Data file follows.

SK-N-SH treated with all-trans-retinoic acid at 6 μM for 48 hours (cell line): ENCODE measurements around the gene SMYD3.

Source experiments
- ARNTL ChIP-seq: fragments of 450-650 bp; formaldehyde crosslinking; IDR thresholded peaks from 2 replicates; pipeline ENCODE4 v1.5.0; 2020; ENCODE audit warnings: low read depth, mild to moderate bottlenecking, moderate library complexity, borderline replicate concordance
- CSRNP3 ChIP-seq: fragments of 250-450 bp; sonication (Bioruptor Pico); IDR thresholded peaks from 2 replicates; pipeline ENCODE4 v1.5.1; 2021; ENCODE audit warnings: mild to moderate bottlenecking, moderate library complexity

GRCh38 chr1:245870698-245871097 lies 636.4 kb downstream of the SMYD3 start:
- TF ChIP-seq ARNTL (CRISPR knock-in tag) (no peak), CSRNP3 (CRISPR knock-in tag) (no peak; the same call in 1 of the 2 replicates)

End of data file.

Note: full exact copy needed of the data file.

SK-N-SH treated with all-trans-retinoic acid at 6 μM for 48 hours (cell line): ENCODE measurements around the gene SMYD3.

Source experiments
- ARNTL ChIP-seq: fragments of 450-650 bp; formaldehyde crosslinking; IDR thresholded peaks from 2 replicates; pipeline ENCODE4 v1.5.0; 2020; ENCODE audit warnings: low read depth, mild to moderate bottlenecking, moderate library complexity, borderline replicate concordance
- CSRNP3 ChIP-seq: fragments of 250-450 bp; sonication (Bioruptor Pico); IDR thresholded peaks from 2 replicates; pipeline ENCODE4 v1.5.1; 2021; ENCODE audit warnings: mild to moderate bottlenecking, moderate library complexity

GRCh38 chr1:245870698-245871097 lies 636.4 kb downstream of the SMYD3 start:
- TF ChIP-seq ARNTL (CRISPR knock-in tag) (no peak), CSRNP3 (CRISPR knock-in tag) (no peak; the same call in 1 of the 2 replicates)